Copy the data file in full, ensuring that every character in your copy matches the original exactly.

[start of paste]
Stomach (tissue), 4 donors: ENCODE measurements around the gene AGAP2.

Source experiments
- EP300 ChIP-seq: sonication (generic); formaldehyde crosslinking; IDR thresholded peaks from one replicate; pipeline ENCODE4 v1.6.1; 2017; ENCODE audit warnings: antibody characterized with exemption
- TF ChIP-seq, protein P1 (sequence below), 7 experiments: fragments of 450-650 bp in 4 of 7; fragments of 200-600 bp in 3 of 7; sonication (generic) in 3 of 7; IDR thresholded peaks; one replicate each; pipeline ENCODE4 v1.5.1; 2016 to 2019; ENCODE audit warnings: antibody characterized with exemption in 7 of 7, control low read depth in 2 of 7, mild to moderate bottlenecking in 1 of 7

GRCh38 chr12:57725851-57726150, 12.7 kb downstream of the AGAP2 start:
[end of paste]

Stomach (tissue), 4 donors: ENCODE measurements around the gene AGAP2.

Source experiments
- EP300 ChIP-seq: sonication (generic); formaldehyde crosslinking; IDR thresholded peaks from one replicate; pipeline ENCODE4 v1.6.1; 2017; ENCODE audit warnings: antibody characterized with exemption
- TF ChIP-seq, protein P1 (sequence below), 7 experiments: fragments of 450-650 bp in 4 of 7; fragments of 200-600 bp in 3 of 7; sonication (generic) in 3 of 7; IDR thresholded peaks; one replicate each; pipeline ENCODE4 v1.5.1; 2016 to 2019; ENCODE audit warnings: antibody characterized with exemption in 7 of 7, control low read depth in 2 of 7, mild to moderate bottlenecking in 1 of 7

GRCh38 chr12:57725851-57726150, 12.7 kb downstream of the AGAP2 start: